4. Follow what the professionals think
Websites Citywire, Morningstar and Trustnet have fund ratings that can help you narrow down the wide choices available. Each has research teams that meet managers in person and analyse their investment process. They also take into account many factors that ordinary investors can’t, such as team structure, investment process and remuneration.
Fund recommendation lists are also worth a look. Hargreaves Lansdown runs a ‘Wealth 150+’ list of funds with best-in-class performance potential and low charges. If you are interested in open-ended funds [where there are no restrictions on the amount of shares a fund will issue], FundCalibre looks at all open-ended funds available to UK investors (more than 3,000) and narrows them down to about 100 of the very best.
It does this by way of an algorithm that strips out the impact of market movements on a fund’s performance to leave just the fund manager’s impact, followed by an interview process to better understand what gives them an edge.
“Those who pass the interview get awarded an elite rating and are listed on our website,” says managing director Darius McDermott.
“We don’t see the point in one, two or three stars. Why would you choose a three-star fund if a five star is on offer? A fund is either ‘elite’ or not,” he adds.
Getting more technical: statistical measures
Many investors look at ‘volatility’, how much returns from a fund have gone up or down in the past. To measure volatility, you can use something called ‘standard deviation’, which is detailed on the Citywire and Morningstar websites. This shows how widely a range of returns varies from the fund’s average return over a particular period and is a good gauge of risk. A higher standard deviation figure means a fund is more volatile.
Nathan Sweeney, a senior investment manager at Architas, the multi- manager arm of AXA, gives the example of a fund with an average return of 10% and volatility of 20 over a year: the range of its returns over the period has swung from +30% to -10%.
“By looking at this measure, you can get an idea of how much performance is potentially going to jump around,” says Mr Sweeney. “It’s a useful tool to compare funds with others in the same sector or asset class; there’s no point in taking on higher risk than necessary to achieve the same reward.”
Another measure of volatility is Sharpe ratio, which calculates the level of a fund’s return over and above the return of a notional risk-free investment, such as cash or government bonds. The higher the Sharpe ratio the better; as the ratio increases, so does the risk-adjusted performance.
“In effect, when analysing similar investments, the one with the highest Sharpe score has achieved more return while taking on no more risk than its competitors,” says Mr Sweeney.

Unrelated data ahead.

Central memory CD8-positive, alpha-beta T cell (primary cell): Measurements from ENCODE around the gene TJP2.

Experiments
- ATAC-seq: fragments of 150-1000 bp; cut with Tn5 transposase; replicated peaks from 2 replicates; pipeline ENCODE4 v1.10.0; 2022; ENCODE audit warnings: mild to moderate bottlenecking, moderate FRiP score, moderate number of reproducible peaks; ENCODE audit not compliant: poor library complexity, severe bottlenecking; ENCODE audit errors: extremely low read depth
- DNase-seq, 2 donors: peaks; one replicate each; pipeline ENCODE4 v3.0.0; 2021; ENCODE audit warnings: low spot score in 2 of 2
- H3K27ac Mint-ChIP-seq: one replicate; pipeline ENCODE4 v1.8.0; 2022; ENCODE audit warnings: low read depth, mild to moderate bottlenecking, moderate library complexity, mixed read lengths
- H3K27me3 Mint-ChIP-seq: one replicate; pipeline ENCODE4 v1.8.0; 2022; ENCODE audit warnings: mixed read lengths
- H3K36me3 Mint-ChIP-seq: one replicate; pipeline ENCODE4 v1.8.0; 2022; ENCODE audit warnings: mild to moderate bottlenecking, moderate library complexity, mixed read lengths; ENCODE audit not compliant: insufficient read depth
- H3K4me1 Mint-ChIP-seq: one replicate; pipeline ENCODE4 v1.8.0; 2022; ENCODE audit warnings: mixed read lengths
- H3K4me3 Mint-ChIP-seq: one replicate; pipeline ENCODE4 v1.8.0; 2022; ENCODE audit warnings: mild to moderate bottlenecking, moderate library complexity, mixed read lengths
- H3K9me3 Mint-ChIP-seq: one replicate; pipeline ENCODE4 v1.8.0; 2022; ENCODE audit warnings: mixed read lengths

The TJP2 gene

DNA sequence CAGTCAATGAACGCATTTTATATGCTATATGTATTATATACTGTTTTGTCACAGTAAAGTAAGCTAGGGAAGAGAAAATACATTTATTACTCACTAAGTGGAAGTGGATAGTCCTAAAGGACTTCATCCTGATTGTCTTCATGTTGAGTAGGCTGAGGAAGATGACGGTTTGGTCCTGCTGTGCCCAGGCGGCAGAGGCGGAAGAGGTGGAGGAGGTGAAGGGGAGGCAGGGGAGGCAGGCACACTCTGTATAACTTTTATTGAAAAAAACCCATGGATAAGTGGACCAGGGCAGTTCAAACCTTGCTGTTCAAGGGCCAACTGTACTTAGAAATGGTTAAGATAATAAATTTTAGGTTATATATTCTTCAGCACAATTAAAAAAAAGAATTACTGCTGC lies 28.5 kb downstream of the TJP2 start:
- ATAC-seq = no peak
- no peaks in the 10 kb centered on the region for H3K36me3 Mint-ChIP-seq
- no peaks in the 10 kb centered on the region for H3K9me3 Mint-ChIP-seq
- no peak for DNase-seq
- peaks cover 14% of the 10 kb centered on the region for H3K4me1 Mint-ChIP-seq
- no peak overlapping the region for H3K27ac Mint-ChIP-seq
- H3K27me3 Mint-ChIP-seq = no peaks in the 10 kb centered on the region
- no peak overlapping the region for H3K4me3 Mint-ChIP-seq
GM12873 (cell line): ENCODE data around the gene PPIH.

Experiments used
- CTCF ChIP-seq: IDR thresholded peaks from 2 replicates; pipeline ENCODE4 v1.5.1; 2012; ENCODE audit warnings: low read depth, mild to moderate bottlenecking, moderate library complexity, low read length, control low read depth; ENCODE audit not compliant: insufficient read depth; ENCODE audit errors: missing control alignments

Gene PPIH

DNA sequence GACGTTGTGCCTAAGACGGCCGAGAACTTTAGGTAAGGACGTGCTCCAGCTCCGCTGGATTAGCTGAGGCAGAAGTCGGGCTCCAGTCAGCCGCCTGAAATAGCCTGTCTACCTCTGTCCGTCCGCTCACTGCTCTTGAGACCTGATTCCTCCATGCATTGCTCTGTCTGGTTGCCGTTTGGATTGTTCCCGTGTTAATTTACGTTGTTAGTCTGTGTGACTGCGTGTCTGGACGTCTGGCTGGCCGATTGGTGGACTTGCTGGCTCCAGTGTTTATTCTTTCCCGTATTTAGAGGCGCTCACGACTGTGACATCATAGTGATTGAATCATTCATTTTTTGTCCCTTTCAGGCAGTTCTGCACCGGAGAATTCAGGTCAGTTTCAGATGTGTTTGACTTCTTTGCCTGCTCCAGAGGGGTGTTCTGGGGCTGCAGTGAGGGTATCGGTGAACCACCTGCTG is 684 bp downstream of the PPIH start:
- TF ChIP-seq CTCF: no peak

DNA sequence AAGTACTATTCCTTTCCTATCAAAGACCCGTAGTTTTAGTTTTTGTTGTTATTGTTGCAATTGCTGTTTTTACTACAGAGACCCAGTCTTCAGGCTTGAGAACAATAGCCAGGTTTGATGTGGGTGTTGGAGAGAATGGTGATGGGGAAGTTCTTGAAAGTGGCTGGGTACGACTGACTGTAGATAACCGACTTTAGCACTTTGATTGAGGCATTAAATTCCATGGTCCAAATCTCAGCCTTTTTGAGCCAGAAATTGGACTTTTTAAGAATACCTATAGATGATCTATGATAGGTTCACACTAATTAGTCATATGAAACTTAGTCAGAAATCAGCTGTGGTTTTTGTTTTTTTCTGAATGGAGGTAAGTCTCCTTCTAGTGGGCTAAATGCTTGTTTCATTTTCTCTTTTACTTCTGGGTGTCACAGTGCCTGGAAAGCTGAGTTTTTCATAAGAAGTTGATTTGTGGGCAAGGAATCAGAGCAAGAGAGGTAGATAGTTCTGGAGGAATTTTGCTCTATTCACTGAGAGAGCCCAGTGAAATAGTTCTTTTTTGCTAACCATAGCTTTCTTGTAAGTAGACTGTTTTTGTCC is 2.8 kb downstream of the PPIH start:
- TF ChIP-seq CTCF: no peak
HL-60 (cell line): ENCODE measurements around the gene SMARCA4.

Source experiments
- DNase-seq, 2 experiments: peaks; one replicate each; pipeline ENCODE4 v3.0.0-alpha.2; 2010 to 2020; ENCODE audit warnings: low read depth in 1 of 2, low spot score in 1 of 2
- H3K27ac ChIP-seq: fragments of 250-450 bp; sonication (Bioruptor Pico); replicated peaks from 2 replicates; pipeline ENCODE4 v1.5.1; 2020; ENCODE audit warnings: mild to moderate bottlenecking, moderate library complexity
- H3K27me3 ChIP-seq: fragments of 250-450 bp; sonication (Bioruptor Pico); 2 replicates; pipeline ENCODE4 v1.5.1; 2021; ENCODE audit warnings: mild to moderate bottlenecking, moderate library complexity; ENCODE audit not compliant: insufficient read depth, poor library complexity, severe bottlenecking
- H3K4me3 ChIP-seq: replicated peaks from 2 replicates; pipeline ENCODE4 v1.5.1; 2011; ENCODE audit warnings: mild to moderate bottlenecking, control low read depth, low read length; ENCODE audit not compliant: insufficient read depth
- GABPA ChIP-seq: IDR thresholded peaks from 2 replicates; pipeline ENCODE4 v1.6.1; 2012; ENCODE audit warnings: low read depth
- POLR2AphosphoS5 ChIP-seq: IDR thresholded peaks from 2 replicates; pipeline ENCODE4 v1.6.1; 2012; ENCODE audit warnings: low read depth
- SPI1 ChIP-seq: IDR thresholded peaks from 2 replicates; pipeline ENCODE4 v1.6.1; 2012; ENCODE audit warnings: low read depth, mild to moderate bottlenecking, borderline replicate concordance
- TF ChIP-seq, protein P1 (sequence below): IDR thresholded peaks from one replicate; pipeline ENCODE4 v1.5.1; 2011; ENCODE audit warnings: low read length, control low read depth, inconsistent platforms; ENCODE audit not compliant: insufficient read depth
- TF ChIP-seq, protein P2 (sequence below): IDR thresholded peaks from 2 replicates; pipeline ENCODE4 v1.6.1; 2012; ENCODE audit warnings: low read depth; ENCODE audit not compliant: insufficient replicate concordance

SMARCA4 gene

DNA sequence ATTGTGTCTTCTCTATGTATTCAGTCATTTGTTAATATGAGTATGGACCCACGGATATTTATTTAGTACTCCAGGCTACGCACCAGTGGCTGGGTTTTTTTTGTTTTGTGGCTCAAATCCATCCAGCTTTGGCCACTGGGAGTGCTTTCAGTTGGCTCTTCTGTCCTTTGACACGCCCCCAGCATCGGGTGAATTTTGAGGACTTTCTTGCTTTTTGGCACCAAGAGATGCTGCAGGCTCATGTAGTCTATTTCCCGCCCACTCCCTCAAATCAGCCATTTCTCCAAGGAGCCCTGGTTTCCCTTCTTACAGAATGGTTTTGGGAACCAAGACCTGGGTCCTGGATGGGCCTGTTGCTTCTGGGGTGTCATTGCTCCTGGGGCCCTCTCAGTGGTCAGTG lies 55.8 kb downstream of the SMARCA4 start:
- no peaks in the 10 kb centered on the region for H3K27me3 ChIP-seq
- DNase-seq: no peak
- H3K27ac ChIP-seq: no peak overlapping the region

Read Four potential investment stars of tomorrow to see who you should be taking note of.
A document which describes and advertises a new share issue or flotation (IPO in US) to potential investors, the contents of which are regulated by UK company law, the Financial Services Authority (FSA) and the London Stock Exchange. The prospectus should include details such as a description of the company’s business, financial statements, biographies of executives and directors, detailed information about their remuneration, any current litigation, a list of assets and other information deemed relevant for consideration by a prospective investor.
The term is interchangeable with stock exchange, and is a market that deals in securities where market forces determine the price of securities traded. Stockmarket can refer to a specific exchange in a specific country (such as the London Stock Exchange) or the combined global stockmarkets as a single entity. The first stockmarket was established in Amsterdam in 1602 and the first British stock exchange was founded in 1698.
All investment returns are measured against a benchmark to represent “the market” and an investment that performs better than the benchmark is said to have outperformed the market. An active managed fund will seek to outperform a relevant index through superior selection of investments (unlike a tracker fund which can never outperform the market). Outperform is also an investment analyst’s recommendation, meaning that a specific share is expected to perform better than its peers in the market.
An interchangeable term for shares (UK) or stocks (US). Holders of equity shares in a company are entitled to the earnings and assets of a company after all the prior charges and demands on the company’s capital (chiefly its debts and liabilities) have been settled. To have equity in any asset is to own a piece of it, so holders of shares in a company effectively own a piece proportionate to the number of shares they hold. (See also Shares).
Describes the relationship between a client and a stockbroker or independent financial adviser whereby the broker or adviser acts solely on the client’s instructions and doesn’t offer any advice on which shares to invest in or financial products to buy and simply “executes” the wishes of the client, regardless if they are judged to be sound or wrong. Other types of broking service offered are advisory (whereby the client/investor makes the final decisions, but the broker offers advice) and discretionary (whereby the broker manages the portfolio entirely and makes all the decisions on behalf of the client).
A standard by which something is measured, usually the performance of investment funds against a specified index, such as the FTSE All-Share. Active fund managers look to outperform their benchmark index. Cautious fund managers aim to hold roughly the same proportion of each constituent as the benchmark, while a manager who deviates away from investing in the benchmark index’s constituents has a better chance of outperforming (or underperforming) the index.
An individual employed by an institution to manage an investment fund (unit trust, investment trust, pension fund or hedge fund) to meet pre-determined objectives (usually to generate capital growth or maximise income) in prescribed geographic areas or investment sectors (such as UK smaller companies, technology or commodities). The manager also carries the responsibility for general fund supervision, as well as monitoring the daily trading activity and also developing investment strategies to manage the risk profile of the fund.